told Globe reporters that they did not accept the cease-fire and mounted
attacks as recently as Sunday, Hamayel said, “That’s not true.”
Irsheid said he recognized the leaders of the Brigades in the camp and in Jenin
city among the people who abducted and beat him. “I was kidnapped; I don’t
know why,” he said. “I don’t think it was encouraged by .”
But Irsheid said the attackers told him one reason for the assault was
that he tried to discourage Arafat from giving them financial support.
Irsheid said he has had tense relations with militant groups in Jenin for the past
two years “because I stopped them from attacking people and doing injustices,”
which he said included extorting money from the public.
Both he and Zubaidi said the Brigades and the Palestinian Authority
administrator were at odds over the cease-fire that most militants — but not the
Brigades in Jenin and Nablus — are observing. Irsheid said the Authority’s
declaration of an end to armed attacks on Israelis set a policy that had to be
obeyed. But Zubaidi said the governor’s contacts with the Israelis over
enforcing the cease-fire and negotiating Israeli withdrawal from Jenin made him
a collaborator with the enemy.
Ata Abu Irmaileh, the head of Fatah in the Jenin camp, said he believes “Arafat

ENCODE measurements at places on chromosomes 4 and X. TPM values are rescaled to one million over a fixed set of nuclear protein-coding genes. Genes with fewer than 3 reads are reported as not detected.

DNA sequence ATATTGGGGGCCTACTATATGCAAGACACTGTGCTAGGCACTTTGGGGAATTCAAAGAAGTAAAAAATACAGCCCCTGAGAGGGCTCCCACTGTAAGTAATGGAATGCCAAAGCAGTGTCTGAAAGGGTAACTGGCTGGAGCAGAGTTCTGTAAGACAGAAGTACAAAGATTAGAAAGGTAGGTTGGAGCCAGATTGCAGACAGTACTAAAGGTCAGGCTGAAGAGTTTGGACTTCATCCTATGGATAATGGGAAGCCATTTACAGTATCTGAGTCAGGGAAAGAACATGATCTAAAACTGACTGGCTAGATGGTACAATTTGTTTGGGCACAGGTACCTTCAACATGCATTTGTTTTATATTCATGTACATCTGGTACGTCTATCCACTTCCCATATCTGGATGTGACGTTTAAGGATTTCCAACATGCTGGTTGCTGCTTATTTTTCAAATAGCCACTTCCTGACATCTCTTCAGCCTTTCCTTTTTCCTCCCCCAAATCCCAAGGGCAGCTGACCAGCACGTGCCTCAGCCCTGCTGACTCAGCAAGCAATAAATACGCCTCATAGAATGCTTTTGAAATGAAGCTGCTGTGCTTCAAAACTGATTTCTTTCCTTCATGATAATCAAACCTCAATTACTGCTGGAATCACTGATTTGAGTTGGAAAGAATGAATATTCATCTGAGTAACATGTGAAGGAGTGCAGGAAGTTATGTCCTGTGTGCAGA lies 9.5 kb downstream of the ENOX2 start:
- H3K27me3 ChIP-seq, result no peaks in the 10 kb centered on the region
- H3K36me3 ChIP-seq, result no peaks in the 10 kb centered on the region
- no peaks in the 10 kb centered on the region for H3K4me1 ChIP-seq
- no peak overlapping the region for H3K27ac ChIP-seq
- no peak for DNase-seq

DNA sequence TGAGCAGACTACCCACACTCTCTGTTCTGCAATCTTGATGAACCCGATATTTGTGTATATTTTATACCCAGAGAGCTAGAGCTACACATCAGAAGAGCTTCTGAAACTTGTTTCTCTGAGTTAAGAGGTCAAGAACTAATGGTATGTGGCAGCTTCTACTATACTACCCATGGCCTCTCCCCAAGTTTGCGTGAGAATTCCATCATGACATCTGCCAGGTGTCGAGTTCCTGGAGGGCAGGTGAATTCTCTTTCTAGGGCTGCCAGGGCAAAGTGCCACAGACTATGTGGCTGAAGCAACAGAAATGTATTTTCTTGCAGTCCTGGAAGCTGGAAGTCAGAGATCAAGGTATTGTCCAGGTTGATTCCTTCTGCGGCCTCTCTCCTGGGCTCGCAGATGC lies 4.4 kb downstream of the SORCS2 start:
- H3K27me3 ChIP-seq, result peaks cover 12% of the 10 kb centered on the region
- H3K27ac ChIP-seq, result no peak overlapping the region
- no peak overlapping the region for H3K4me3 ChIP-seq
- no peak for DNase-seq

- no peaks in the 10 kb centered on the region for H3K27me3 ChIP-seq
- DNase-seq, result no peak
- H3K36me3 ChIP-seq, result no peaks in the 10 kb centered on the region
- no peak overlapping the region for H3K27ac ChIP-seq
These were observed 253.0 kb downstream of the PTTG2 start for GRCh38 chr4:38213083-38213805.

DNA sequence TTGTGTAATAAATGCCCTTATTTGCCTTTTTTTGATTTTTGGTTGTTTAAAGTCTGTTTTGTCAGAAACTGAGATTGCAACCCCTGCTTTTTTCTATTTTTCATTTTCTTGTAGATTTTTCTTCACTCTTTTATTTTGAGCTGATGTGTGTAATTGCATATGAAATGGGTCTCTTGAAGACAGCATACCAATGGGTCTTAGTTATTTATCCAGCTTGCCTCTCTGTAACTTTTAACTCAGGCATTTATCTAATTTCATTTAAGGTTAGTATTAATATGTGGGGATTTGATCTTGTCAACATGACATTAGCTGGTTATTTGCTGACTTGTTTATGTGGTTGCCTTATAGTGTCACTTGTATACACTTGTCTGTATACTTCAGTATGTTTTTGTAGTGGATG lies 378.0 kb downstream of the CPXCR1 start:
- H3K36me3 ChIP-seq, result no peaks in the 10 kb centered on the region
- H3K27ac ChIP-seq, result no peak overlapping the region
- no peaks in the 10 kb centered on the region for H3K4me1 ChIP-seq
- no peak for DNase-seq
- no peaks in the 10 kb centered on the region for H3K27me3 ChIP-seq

is against the cease-fire with the Israeli aggressors, Arafat is under siege
and he is under pressures. His position is always with the martyrs.”
Fatah-affiliated militias also are sending waves of shock and fear through
Nablus, where, during an attempt to abduct an alleged collaborator last week,
they shot dead a 36-year-old woman carrying her 3-month-old baby along a
street. Two cars belonging to Nablus Governor Mahmoud al Aloul and one
belonging to another Palestinian official who criticized the activities of armed
gangs in the city were torched.
“These people are like bats in the night, spreading chaos and destruction in our
society,” said Talal Dweikat, chief of Palestinian intelligence in the city. “Many
criminals are using the slogans of homeland as a cover for their criminal attacks.”
Dr. Randa Abu Rabe’e, a prominent Nablus physician, said residents are
outraged at the use of weapons on the streets. “It has become easy to say that
somebody is a collaborator and then use it as a justification for kidnapping and
shooting. Nobody knows who these people are.”